Sleepy vs tired—which is it? Most might use the two term interchangeably, but sleep experts note that there is a significant difference.
Understanding the Difference — Sleepy vs Tired
Sleepy vs Tired | How Are They Different?
Feeling sleepy and being barely able to keep your eyes open is your body telling you that it needs a few hours of shuteye. When you’re sleepy, the only treatment is a good bed and a dark and cool room.
When you’re tired, you are either mentally or physically exhausted. You can cure tiredness or fatigue by resting. And how you rest is up to you. You might find comfort in getting some peace and quiet, settling down with a good book, or immersing yourself in your favorite pastime or hobby. But a nap might not actually get you out of your slump.
Sleepiness and tiredness are connected but distinct. They might stem from the same place. Sleep deprivation or sleep deficiency can cause you to feel lethargic throughout the day. Simultaneously, you might find yourself nodding off, finding it more and more difficult to battle the sandman as the days wears on.
In fact, there are two standard tests that measure sleepiness and tiredness. The Epworth Sleepiness Scale (ESS) is an assessment tool that asks how likely you are to fall asleep in particular situations. The Fatigue Severity Scale (FSS) uses as a 7-point Likert scale to evaluate how deeply your fatigue interferes with your day-to-day activities, and helps measure the severity of your fatigue.
Also, a study conducted on shift workers found that there’s a weak connection between fatigue and sleepiness.
It’s important to figure out whether you feel one or the other because how you treat them are very different. It’s also a stepping stone to find out why you’re feeling drained.
Sleepy vs Tired | What Makes You Sleepy?
Another pillar of good health—your diet—can influence sleep.
When you eat carbs and protein, your tryptophan and serotonin levels may spike. A good combination of carbs, tryptophan, and serotonin might make you feel sleepy especially after a hearty meal.
Heavy meals also require heavy lifting from your body as it needs to work harder to digest and process your food.
Some foods like milk, tart cherries, and fatty fish—keto-approved foods—are also rich in the sleep hormone melatonin. Similarly, taking melatonin supplements can manipulate your circadian rhythm and adjust your body clock.
If you frequently find yourself sluggish or drowsy after a meal, try eating small but frequent meals. It’ll provide you a healthy amount of calories to power you through the day without the droopy-eyed feeling at the end of each meal.
2. Sleep Disturbances
Sleep obstructions like sleep apnea can interrupt your sleep, frequently waking you in the middle of the night. In fact, sleep interruptions like obstructive sleep apnea (OSA) can cause both your daytime sleepiness and fatigue or tiredness.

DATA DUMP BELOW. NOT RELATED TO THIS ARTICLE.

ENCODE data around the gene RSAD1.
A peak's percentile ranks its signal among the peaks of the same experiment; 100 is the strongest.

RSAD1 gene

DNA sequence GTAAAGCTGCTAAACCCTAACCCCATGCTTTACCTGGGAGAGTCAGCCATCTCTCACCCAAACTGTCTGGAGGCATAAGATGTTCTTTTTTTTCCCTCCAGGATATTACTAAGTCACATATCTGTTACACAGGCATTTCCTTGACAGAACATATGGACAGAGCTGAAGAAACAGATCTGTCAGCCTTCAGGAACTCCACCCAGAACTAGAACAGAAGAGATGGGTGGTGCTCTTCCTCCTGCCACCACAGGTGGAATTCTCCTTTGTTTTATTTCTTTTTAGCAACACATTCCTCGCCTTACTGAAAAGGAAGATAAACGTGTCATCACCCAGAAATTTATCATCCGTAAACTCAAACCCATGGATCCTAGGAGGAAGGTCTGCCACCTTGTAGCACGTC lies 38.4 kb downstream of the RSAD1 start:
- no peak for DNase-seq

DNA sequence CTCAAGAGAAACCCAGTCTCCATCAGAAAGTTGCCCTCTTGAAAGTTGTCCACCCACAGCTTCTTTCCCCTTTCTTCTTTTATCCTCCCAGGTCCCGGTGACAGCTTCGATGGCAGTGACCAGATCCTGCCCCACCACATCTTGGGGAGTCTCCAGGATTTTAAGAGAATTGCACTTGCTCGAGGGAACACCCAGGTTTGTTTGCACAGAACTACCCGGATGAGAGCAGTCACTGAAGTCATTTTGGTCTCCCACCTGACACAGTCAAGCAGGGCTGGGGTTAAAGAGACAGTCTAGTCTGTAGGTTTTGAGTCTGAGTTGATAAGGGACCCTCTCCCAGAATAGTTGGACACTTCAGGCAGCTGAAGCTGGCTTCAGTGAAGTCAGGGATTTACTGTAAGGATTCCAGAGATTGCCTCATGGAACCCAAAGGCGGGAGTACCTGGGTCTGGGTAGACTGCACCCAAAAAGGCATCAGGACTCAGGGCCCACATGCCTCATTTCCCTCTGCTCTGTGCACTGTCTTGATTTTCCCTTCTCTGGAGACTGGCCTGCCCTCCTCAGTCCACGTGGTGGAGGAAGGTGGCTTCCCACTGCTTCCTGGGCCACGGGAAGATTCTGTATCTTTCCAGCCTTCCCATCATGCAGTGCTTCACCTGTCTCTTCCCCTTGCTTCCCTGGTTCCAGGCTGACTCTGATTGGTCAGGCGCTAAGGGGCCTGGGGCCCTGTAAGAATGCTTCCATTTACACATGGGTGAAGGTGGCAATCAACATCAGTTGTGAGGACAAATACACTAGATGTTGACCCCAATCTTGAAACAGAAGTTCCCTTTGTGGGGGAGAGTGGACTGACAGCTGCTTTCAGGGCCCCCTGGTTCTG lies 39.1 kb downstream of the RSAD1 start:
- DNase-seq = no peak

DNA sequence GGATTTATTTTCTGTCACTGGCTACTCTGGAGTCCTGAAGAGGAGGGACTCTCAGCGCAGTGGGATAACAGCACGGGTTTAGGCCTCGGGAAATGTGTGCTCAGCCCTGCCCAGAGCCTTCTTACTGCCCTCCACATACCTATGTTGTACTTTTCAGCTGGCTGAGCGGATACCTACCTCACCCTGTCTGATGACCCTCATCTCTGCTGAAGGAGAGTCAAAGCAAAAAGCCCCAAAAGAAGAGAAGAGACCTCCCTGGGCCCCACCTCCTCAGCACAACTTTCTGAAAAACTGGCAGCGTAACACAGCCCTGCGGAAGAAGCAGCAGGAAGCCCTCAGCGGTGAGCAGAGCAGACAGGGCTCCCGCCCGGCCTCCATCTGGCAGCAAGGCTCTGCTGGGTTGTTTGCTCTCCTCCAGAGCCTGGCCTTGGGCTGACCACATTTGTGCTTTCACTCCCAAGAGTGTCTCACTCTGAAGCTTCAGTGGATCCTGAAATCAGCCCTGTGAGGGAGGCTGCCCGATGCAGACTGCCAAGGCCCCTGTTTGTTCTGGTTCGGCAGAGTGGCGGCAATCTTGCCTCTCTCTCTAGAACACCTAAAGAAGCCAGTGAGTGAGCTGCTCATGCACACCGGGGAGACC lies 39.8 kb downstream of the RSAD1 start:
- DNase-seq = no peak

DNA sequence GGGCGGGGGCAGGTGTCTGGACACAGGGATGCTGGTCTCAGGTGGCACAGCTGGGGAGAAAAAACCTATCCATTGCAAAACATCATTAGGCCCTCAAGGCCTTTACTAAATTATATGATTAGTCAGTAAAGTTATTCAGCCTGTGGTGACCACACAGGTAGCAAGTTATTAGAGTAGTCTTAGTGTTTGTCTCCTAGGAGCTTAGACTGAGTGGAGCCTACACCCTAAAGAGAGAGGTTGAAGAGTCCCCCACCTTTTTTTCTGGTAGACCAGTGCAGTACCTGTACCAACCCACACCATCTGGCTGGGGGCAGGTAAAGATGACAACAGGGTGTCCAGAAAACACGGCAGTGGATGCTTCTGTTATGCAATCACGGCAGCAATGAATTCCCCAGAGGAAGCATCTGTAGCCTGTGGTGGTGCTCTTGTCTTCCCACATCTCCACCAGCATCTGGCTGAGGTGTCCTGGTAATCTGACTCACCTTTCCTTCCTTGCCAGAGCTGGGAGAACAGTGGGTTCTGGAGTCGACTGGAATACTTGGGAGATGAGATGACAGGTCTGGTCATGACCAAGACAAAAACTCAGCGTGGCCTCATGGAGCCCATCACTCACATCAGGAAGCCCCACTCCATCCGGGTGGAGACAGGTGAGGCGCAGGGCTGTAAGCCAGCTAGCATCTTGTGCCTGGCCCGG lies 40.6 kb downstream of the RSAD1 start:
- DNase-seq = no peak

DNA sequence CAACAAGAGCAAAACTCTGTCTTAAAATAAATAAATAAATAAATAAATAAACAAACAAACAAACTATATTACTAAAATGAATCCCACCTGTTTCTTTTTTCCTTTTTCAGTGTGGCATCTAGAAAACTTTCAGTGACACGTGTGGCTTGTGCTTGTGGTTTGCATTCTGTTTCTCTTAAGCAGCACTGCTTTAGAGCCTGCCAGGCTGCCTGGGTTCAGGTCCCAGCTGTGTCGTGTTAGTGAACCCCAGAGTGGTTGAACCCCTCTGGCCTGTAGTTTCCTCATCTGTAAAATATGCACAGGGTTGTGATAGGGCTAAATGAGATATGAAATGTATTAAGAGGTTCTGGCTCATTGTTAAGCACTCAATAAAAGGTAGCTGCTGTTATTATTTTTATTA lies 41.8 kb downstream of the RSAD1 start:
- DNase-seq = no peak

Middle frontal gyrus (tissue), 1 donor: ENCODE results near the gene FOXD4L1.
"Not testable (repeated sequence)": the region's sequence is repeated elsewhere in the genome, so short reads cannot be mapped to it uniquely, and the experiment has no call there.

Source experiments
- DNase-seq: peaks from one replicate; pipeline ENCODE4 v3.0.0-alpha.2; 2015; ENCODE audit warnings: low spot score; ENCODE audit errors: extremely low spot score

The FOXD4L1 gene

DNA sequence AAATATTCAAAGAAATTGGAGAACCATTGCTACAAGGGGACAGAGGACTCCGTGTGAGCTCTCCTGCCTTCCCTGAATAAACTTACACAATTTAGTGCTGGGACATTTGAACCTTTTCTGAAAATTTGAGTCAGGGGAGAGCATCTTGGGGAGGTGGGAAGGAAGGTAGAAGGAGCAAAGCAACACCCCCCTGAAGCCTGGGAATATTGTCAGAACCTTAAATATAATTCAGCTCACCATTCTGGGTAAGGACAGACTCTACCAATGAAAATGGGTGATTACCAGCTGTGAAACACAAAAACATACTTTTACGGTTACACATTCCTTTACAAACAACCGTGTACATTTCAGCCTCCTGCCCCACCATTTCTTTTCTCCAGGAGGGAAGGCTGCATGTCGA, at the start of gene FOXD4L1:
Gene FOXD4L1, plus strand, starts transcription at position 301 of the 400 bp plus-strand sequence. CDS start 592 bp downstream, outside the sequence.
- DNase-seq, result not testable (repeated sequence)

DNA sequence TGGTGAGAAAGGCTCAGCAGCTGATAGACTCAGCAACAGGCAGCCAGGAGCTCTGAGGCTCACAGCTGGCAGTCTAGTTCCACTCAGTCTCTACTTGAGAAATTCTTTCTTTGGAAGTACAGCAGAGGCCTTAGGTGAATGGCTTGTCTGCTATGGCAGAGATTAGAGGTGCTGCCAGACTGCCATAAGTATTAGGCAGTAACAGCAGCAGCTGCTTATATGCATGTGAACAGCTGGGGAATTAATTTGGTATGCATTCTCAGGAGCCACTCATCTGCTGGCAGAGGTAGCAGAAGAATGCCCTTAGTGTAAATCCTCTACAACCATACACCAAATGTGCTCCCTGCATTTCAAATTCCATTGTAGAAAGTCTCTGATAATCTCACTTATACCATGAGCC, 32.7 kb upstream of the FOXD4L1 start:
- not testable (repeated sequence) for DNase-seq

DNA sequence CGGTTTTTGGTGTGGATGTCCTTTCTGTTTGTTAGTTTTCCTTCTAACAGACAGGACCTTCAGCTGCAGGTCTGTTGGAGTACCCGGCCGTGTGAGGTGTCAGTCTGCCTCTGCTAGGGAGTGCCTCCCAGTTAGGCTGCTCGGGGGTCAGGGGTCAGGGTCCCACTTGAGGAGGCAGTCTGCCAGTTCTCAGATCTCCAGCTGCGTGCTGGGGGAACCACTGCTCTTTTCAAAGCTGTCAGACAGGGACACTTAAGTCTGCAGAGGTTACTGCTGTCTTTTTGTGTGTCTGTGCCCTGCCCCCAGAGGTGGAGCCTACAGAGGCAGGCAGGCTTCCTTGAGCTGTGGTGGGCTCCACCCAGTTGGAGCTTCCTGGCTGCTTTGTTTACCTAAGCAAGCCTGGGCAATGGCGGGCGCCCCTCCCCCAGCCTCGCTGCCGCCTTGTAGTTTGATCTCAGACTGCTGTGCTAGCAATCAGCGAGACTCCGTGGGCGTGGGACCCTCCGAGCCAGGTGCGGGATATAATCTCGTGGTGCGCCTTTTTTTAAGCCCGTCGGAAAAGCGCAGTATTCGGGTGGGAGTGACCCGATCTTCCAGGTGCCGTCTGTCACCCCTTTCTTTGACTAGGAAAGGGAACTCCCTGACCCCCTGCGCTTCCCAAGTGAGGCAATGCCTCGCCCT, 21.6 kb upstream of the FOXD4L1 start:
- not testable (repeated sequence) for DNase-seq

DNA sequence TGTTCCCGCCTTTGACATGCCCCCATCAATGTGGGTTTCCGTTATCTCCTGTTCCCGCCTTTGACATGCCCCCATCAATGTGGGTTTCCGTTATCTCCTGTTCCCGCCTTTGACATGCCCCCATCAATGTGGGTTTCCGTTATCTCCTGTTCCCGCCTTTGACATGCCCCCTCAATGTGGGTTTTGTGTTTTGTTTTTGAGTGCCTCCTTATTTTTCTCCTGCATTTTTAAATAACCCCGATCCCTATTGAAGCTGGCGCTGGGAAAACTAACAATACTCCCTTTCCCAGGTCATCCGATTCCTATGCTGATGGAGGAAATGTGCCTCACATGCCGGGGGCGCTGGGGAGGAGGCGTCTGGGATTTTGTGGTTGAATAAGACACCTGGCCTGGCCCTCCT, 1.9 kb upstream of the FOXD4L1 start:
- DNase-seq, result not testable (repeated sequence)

Keep a sleep journal if you suspect you might have OSA or another sleep disorder. Jot down what time you slept, what time you woke up, and how refreshing your sleep was (if at all). Going over these with your doctor might help bring to light sleep issues, possible underlying health conditions, and address your sleepiness or tiredness.
Sleepy vs Tired | What Makes You Tired?
1. Psychological Stressors
The UK National Health Services (NHS) lists psychological sources of tiredness:
- emotional shock
More than psychological causes, mental stressors can also wear you down and make you feel tired, lethargic, or strained.
Pumping iron in the gym can definitely take a toll on your stamina. But a lack of physical activity can also leave you feeling tired more often. It’s important to build muscle mass and work on strength training.
In addition to build physical strength, a quick 15-minute walk can give you a substantial energy boost when you need it the most.
The Physical Activity Guidelines for Americans recommends 150 minutes of physical activity weekly. How you chop these up into bite-sized sessions depends on what works best for you.
3. Shift Work
Those working night shifts are likely to feel more tired. Similar to jet lag, frequently switching your wake-sleep schedule can leave you tired and drained.
When you’re obese, your body may have too exert more effort your carry your body weight. You may find that doing day-to-day activities is much more tiring.
Expecting mothers, especially those in the first 12 weeks of pregnancy, may feel the most tired.
Medication like antihistamines can make you feel tired or drowsy.
These types of medications may leave you feel fatigued:
- blood pressure medication
- statins and fibrates
- proton pump inhibitors
Diuretics may dehydrate you and lead to electrolyte imbalance, which may cause tiredness and fatigue.
Medication like antidepressants may disrupt your hormones and neurotransmitters and cause fatigue symptoms.
Be sure to discuss any side effects with your consultant, and ask about possible alternatives.
The Verdict | Sleepy vs Tired
Sleepiness and fatigue are understandably tricky to differentiate.
As they may also have different causes, they may also have different treatments. And they are also two different assessments where your doctor’s diagnosis is concerned.
They could both root from sleep deficiency, but how you treat each of them may be different. Sleeping can get rid of your sleepiness. But some tired people may find that even a nap is beyond their reach even at their most exhausted state.
Do you now have a better understanding on the difference between sleepy vs tired? Do you think you’ll be able to tell the difference from now on? Share your thoughts with us in the comments section below! We’d love to hear from you.